EQUAL PARTS STYLE AND SUBSTANCE COMBINE TO MAKE GREG RYAN THE PERFECT FACE OF JEFFREY’S AND JOSEPHINE HOUSE
by Anne Bruno
Photographs by LeAnne Mueller
There’s a recurring fictional character we all wish we knew, or could be, in real life: someone who, regardless of the circumstances or company, knows exactly what to say and do to make others feel at ease. Self-assured but modest in tone, such a person is cool and unflappable, even in the most chaotic of settings. And, in the best film or literary portrayals, this character possesses a full measure of sophisticated style that makes everything he wears and does appear effortless.
In Austin, at one of the city’s most iconic restaurants, the nonfiction version of the character who makes everyone feel catered to – and most importantly, confident in their decision about where to spend their dining time and treasure – is Greg Ryan.
An hour spent chatting with the affable general manager of Jeffrey’s and next-door sister restaurant Josephine House, and it’s easy to see how Ryan is perfectly suited (double entendre intended) to his job. At both restaurants, as with all McGuire Moorman Hospitality establishments, the standards are high, the pace is demanding, and an easy elegance is delivered with every dining experience.
On a weekday afternoon, before happy hour patrons arrive, Ryan and I visit at a table for two in a sunny corner at “Jo House,” an affectionate abbreviation used by regulars. Dressed in a gorgeous blue suit, spread collar white shirt, and perfectly knotted tie, Ryan appears completely unrushed and present. In answer to my question about his personal aesthetic, he laughs.
“I can’t say I’ve ever spent time thinking about that,” Ryan answers. “What comes to mind is that l like to feel prepared every time I walk through the doors. That pretty much sums it up; how I dress definitely impacts how prepared I feel. Wearing a suit that fits me well makes me feel like I’m ready for anything that comes my way.”
Ryan doesn’t consider himself a clotheshorse by any means and doesn’t particularly love to shop. But, to meet his personal criteria, he selects what he wears with care and thinks of the suits he’s worn to work every day for the past 12 years as a uniform. “I think the way you dress sets the tone and expectations for what you do and the way you do it,” he says. “Every interaction with my team and our guests matters to me.”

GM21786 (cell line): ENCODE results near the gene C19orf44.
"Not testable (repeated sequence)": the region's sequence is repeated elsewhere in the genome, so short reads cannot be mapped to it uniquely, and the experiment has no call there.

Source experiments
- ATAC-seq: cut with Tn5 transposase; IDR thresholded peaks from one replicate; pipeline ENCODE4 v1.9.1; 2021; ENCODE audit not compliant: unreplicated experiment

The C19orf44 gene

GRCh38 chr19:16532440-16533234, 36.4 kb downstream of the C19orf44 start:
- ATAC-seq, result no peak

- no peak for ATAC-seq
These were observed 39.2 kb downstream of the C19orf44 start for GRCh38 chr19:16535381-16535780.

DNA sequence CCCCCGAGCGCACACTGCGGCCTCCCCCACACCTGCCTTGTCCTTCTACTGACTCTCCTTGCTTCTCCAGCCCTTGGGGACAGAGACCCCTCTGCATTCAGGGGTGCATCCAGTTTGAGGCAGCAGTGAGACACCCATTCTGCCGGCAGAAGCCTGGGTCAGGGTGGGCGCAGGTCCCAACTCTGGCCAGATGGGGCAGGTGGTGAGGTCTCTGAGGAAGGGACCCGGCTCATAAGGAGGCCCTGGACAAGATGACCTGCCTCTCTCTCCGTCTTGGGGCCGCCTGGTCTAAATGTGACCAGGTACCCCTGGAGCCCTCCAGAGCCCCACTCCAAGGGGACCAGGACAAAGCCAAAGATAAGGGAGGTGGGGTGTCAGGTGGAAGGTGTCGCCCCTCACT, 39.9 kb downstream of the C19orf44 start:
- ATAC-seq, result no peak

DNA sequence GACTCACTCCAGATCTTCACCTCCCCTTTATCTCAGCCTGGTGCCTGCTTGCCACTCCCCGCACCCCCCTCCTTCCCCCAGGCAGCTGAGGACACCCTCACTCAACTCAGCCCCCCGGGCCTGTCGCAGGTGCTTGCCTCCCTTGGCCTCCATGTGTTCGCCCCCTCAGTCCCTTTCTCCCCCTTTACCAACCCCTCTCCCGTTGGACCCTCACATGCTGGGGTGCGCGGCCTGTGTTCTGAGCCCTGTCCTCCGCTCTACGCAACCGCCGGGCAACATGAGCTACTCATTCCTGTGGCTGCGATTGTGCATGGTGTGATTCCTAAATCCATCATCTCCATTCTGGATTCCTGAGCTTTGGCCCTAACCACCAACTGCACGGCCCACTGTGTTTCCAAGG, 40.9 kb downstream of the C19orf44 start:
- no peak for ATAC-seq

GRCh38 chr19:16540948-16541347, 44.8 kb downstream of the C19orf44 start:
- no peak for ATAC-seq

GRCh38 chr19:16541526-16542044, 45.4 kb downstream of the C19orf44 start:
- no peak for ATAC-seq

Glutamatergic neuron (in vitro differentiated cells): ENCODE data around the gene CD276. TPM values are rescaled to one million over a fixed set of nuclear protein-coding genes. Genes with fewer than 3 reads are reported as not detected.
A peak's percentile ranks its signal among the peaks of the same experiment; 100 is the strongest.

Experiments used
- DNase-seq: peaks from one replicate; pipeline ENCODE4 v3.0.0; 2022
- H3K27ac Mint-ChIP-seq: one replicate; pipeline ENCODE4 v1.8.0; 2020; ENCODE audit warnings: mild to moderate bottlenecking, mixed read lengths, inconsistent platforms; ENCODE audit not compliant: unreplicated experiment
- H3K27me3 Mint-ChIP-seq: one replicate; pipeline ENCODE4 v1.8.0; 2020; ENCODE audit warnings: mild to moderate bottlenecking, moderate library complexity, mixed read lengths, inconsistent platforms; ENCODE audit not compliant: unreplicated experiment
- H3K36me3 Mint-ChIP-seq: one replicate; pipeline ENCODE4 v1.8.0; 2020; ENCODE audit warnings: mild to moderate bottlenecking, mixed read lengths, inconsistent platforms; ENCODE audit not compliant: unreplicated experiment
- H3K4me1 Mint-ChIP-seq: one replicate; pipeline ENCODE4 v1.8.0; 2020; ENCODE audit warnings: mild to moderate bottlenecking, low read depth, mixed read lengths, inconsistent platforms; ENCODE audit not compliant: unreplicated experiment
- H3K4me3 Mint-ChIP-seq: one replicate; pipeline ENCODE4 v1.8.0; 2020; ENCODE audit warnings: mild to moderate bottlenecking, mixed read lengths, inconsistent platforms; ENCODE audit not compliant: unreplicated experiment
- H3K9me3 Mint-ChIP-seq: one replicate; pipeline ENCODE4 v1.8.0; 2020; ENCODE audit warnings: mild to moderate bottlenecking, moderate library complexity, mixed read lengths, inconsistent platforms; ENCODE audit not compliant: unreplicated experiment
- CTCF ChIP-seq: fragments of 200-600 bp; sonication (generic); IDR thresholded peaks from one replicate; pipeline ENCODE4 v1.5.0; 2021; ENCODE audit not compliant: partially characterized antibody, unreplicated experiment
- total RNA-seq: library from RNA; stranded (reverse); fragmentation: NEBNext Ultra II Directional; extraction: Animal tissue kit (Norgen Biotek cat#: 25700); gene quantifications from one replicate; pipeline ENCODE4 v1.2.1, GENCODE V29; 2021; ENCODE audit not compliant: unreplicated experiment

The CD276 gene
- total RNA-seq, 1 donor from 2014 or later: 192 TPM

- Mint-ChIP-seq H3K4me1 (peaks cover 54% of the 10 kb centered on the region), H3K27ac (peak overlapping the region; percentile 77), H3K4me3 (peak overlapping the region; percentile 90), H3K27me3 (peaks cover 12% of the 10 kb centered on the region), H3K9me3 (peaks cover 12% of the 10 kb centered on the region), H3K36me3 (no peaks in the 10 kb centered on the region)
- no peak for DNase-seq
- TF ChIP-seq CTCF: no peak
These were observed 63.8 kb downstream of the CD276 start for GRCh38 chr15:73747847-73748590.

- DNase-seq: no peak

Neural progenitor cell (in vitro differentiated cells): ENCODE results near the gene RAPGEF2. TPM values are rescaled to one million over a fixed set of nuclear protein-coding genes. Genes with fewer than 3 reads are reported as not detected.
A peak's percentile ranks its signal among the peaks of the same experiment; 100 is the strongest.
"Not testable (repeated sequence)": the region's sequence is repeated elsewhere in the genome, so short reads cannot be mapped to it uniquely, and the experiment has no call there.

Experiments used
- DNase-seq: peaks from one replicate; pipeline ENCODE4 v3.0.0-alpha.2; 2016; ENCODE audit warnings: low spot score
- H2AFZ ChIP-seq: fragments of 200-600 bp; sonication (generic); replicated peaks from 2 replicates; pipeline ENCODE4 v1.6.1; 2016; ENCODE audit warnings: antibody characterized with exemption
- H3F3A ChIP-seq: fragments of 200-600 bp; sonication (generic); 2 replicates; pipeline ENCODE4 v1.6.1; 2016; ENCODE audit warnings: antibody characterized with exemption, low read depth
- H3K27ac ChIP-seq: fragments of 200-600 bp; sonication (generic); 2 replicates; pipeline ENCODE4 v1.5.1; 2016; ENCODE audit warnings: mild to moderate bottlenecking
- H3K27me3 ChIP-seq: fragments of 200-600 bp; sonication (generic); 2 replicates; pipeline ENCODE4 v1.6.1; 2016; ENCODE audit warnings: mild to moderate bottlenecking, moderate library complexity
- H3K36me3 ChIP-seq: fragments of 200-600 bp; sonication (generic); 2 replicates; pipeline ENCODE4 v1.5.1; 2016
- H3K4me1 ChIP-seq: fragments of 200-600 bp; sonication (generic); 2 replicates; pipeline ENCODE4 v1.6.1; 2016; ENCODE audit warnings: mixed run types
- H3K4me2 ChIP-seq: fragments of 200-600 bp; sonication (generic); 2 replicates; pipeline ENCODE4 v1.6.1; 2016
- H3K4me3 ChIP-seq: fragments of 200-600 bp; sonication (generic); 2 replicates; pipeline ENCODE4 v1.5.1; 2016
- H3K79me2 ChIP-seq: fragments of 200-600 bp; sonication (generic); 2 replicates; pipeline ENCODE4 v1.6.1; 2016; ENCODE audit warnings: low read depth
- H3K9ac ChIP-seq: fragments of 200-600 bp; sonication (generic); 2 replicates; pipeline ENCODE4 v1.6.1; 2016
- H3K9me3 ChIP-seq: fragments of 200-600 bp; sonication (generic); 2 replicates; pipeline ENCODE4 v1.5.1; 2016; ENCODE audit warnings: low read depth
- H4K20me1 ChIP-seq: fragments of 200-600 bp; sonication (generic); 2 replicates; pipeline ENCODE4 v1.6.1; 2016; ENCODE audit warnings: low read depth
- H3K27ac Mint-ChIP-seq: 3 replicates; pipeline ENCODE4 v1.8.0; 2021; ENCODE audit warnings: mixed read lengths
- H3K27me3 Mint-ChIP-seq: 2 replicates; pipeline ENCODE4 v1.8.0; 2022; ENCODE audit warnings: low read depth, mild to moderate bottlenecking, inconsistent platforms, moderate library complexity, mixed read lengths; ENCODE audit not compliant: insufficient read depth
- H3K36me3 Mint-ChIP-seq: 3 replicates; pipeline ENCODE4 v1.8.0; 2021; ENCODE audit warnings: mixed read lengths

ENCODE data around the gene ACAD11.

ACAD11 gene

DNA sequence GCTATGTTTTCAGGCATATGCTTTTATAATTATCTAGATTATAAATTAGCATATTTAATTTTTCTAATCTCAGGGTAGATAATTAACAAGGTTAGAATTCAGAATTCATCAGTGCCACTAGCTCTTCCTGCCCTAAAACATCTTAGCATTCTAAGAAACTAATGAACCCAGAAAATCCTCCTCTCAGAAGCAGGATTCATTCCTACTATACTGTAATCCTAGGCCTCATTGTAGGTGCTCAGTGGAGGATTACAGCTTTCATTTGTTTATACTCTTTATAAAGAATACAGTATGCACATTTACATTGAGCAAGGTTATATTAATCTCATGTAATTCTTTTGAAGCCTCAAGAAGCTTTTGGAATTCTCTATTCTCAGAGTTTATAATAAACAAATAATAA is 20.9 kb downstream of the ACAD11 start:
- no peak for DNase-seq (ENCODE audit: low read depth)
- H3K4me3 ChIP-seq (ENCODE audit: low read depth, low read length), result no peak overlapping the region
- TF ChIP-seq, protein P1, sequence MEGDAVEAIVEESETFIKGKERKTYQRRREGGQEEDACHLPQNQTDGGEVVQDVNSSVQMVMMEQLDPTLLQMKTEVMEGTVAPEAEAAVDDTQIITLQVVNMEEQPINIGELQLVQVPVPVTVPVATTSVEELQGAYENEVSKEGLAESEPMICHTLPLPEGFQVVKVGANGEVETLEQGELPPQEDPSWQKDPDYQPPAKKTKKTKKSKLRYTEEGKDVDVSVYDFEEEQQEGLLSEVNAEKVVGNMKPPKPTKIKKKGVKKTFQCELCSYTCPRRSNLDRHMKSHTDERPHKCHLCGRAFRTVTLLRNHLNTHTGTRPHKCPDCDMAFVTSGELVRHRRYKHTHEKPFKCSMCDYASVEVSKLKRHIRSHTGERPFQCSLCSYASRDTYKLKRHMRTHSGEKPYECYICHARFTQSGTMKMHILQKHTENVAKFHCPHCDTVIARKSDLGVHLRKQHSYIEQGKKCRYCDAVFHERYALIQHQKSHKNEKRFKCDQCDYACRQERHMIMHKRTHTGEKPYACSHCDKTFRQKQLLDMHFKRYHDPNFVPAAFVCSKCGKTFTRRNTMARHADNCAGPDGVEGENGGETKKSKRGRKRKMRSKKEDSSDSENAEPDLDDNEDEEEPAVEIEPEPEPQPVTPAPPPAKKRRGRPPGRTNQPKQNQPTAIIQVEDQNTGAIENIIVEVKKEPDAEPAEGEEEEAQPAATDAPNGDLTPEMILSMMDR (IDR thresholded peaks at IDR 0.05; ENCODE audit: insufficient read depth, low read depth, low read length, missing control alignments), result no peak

Ryan’s closet currently holds about five great suits and 20 or so jackets, some of which used to have pants. “For some reason,” he says, “I’m much harder on the pants.”Over the years, he’s figured out what works for him in terms of fit. He also looks for overall value, in suits and shoes, especially. “When you wear a suit to work every day, you find out which fabrics and brands last over the long haul and that’s crucial. It may be more expensive but the extra cost proves worth it.”
For suits, Ryan favors Freemans Sporting Club from ByGeorge and J. Crew’s Ludlow cut. Solids and subtle, clean patterns define his tastes. “When I worked in New York, I experimented with different kinds of ties, and patterned shirts and socks, but they didn’t really feel like me,” he says. “Classic looks, modern but not trendy, are more my thing.” Lacking any pretense, Ryan perfectly embodies a style-over-fashion ethos.
Ryan knows his job well and recognizes that restaurants provide an emotional experience; his style of dress is completely consistent with his warm and respectful personality. With a resume that includes years at New York City’s Per Se and the famed Polo Lounge at the Beverly Hills Hotel & Bungalows, he cites as mentors some of the most respected managers and maître d’s in the hospitality industry. In talking about his time at California’s fabled Pink Palace, he speaks with reverence about working alongside Pepe De Anda, a 30-year veteran there.
“Pepe is amazing in the way he handles the room,” he tells me with real enthusiasm. “He could sit down, at any given moment, with every guest and have a conversation about their kids, vacation or whatever was happening that day. His relationships are special…he made each guest feel comfortable because he’d developed trust and mutual respect. You really watch and learn from people like that. Guests came for the interaction with Pepe – it’s not just about dining but the whole experience.”
Comparing him to De Anda might feel like a stretch to Ryan, but it doesn’t to his loyal regulars, proving that being at the top of his sartorial game is not the only reason he’s come to be known as the face of Jeffrey’s and Josephine House.
Read more from the Food Issue | July 2017